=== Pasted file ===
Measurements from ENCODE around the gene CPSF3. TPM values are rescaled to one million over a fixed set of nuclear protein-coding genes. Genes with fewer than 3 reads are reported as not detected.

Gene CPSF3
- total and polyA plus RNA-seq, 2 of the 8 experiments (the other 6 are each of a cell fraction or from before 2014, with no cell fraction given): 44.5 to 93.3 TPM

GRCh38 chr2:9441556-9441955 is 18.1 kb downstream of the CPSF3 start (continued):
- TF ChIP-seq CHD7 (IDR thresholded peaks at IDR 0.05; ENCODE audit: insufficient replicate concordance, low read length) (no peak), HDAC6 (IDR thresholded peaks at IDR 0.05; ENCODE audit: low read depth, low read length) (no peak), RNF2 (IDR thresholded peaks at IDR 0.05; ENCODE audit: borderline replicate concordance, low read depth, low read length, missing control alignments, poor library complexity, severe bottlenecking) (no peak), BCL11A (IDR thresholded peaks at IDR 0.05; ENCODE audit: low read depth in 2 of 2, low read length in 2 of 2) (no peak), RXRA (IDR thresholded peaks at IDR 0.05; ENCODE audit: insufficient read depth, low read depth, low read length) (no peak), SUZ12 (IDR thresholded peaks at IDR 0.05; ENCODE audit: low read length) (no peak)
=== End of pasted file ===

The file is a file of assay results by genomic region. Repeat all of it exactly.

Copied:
Measurements from ENCODE around the gene CPSF3. TPM values are rescaled to one million over a fixed set of nuclear protein-coding genes. Genes with fewer than 3 reads are reported as not detected.

Gene CPSF3
- total and polyA plus RNA-seq, 2 of the 8 experiments (the other 6 are each of a cell fraction or from before 2014, with no cell fraction given): 44.5 to 93.3 TPM

GRCh38 chr2:9441556-9441955 is 18.1 kb downstream of the CPSF3 start (continued):
- TF ChIP-seq CHD7 (IDR thresholded peaks at IDR 0.05; ENCODE audit: insufficient replicate concordance, low read length) (no peak), HDAC6 (IDR thresholded peaks at IDR 0.05; ENCODE audit: low read depth, low read length) (no peak), RNF2 (IDR thresholded peaks at IDR 0.05; ENCODE audit: borderline replicate concordance, low read depth, low read length, missing control alignments, poor library complexity, severe bottlenecking) (no peak), BCL11A (IDR thresholded peaks at IDR 0.05; ENCODE audit: low read depth in 2 of 2, low read length in 2 of 2) (no peak), RXRA (IDR thresholded peaks at IDR 0.05; ENCODE audit: insufficient read depth, low read depth, low read length) (no peak), SUZ12 (IDR thresholded peaks at IDR 0.05; ENCODE audit: low read length) (no peak)